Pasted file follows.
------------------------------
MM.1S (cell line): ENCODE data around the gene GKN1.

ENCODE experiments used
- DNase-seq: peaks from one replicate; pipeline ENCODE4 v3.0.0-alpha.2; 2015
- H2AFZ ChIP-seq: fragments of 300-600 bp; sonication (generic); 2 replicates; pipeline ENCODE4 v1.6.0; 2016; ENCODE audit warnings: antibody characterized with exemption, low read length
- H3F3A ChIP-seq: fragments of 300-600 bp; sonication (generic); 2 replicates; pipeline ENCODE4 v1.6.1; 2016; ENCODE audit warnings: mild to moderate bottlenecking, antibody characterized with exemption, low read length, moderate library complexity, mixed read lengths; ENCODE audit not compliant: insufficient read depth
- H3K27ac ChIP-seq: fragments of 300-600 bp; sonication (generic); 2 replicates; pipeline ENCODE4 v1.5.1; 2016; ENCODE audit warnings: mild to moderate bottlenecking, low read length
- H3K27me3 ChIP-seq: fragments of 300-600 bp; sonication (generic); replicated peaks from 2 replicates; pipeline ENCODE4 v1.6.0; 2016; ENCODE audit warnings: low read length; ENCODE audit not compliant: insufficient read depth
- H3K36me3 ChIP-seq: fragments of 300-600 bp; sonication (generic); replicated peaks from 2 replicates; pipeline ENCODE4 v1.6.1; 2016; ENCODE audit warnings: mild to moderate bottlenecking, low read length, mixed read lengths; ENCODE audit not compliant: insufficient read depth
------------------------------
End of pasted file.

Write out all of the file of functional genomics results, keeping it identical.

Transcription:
MM.1S (cell line): ENCODE data around the gene GKN1.

ENCODE experiments used
- DNase-seq: peaks from one replicate; pipeline ENCODE4 v3.0.0-alpha.2; 2015
- H2AFZ ChIP-seq: fragments of 300-600 bp; sonication (generic); 2 replicates; pipeline ENCODE4 v1.6.0; 2016; ENCODE audit warnings: antibody characterized with exemption, low read length
- H3F3A ChIP-seq: fragments of 300-600 bp; sonication (generic); 2 replicates; pipeline ENCODE4 v1.6.1; 2016; ENCODE audit warnings: mild to moderate bottlenecking, antibody characterized with exemption, low read length, moderate library complexity, mixed read lengths; ENCODE audit not compliant: insufficient read depth
- H3K27ac ChIP-seq: fragments of 300-600 bp; sonication (generic); 2 replicates; pipeline ENCODE4 v1.5.1; 2016; ENCODE audit warnings: mild to moderate bottlenecking, low read length
- H3K27me3 ChIP-seq: fragments of 300-600 bp; sonication (generic); replicated peaks from 2 replicates; pipeline ENCODE4 v1.6.0; 2016; ENCODE audit warnings: low read length; ENCODE audit not compliant: insufficient read depth
- H3K36me3 ChIP-seq: fragments of 300-600 bp; sonication (generic); replicated peaks from 2 replicates; pipeline ENCODE4 v1.6.1; 2016; ENCODE audit warnings: mild to moderate bottlenecking, low read length, mixed read lengths; ENCODE audit not compliant: insufficient read depth